Excellent text on the “business model” for an open-access scientific journal. It shows how it may be possible to publish a journal with a $10 tag per page, against the “$5.000 average revenue that scholarly publishers receive.”
A must read. A must think. And certainly something useful to be learned for the “CITAR Journal“.
Thanks to George Tzanetakis for pointing this text out following a discussion on the Marsyas development/user mailing lists about my previous post on this blog on “If you want reproducible science, the software needs to be open source“.
And another interesting article, titled “Open access publishing should not favour those with deep pockets“, with a proposal on how to run an Open Access Journal without payments from readers nor authors.
I couldn’t agree more with this idea of open source as mandatory for reproducible science.
One more dataset for MIR and Music Recommendation, compiled by Oscar Celma, and based around Last.fm data and APIs.
And some more detailed info here.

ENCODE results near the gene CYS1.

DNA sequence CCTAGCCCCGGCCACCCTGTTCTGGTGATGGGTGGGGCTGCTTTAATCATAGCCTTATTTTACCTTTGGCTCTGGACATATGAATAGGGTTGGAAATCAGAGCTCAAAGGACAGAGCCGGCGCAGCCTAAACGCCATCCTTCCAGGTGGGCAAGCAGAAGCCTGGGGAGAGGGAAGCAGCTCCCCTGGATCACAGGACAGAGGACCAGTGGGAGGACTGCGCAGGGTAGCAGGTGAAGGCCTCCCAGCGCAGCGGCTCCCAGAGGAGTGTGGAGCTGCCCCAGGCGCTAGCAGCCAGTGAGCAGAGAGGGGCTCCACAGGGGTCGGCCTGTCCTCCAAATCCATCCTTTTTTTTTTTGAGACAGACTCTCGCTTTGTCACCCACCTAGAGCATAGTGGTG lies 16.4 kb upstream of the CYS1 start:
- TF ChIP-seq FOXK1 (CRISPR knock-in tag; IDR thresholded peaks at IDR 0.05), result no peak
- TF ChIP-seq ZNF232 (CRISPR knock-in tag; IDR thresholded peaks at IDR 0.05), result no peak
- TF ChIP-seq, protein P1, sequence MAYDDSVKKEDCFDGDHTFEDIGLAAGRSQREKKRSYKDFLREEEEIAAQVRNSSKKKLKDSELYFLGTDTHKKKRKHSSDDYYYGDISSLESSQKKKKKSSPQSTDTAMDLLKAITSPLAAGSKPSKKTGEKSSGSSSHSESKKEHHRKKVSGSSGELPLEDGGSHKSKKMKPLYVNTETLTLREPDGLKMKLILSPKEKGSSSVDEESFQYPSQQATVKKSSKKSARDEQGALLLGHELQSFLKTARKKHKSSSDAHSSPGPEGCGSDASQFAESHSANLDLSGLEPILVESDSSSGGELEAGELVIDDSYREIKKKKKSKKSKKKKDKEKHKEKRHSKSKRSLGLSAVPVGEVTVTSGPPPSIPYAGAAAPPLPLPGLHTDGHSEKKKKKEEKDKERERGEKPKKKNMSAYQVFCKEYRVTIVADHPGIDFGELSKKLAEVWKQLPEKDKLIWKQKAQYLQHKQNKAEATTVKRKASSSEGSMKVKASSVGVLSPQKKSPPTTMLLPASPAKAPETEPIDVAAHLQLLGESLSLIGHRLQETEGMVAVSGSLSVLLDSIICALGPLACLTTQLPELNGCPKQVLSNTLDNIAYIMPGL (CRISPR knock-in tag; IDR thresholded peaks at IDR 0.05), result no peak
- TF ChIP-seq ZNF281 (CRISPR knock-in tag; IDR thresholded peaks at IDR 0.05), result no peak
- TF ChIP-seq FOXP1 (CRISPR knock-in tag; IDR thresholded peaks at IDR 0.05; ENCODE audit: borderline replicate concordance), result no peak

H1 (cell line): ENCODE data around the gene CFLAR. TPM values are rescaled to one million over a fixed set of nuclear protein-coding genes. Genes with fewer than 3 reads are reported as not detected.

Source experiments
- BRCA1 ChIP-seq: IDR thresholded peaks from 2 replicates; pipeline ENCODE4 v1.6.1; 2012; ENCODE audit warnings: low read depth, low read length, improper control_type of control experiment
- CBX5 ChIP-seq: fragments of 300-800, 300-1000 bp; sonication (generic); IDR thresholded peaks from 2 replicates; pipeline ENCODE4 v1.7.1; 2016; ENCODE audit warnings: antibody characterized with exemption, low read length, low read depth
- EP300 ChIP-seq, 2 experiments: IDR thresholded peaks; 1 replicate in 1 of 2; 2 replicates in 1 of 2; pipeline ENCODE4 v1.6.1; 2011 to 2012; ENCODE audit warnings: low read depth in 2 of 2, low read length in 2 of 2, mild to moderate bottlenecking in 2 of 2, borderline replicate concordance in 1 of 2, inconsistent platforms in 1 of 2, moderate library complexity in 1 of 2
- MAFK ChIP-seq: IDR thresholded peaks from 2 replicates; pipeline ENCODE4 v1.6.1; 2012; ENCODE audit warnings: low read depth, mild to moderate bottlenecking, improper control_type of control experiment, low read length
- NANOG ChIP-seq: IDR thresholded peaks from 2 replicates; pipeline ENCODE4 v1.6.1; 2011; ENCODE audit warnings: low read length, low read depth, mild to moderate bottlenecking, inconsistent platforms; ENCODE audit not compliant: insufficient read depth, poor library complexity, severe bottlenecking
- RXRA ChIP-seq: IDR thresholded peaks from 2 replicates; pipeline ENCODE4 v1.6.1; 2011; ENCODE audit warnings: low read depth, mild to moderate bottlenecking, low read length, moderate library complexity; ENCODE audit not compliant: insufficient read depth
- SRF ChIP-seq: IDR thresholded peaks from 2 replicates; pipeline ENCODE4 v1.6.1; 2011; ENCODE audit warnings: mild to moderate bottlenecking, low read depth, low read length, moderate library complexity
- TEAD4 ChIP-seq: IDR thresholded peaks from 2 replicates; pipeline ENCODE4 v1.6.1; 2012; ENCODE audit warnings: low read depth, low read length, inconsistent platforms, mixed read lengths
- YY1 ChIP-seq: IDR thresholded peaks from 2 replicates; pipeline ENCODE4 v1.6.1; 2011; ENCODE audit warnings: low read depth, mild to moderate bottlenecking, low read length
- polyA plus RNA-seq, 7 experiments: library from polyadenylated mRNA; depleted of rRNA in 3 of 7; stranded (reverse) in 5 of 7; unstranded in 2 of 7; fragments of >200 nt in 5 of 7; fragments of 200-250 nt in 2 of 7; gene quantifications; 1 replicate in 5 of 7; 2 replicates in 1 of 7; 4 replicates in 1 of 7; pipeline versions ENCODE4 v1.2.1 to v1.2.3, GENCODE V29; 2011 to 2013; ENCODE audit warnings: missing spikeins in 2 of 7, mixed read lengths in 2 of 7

A nice compilation of new interfaces for real-time electronic music performance.
Some quite fun and interesting old videos from the 80’s, explaining the basics of sound synthesis using analog and digital synths from that era:
- Introduction to Synthesis (Retro 80′s View) » Synthtopia (part 1)
- Introduction to Synthesis (Retro 80′s View) » Synthtopia (part 2)
- Introduction to Synthesis (Retro 80′s View) » Synthtopia (part 3)
And a shorter video explaining how to quickly and easily create sounds in a (analog) synth.
A nice collection of videos and films about electronic music can be found here.
I’ll try to keep updating this post with any new (video, audio and text) references I find over the net… let me know of any you find yourselves.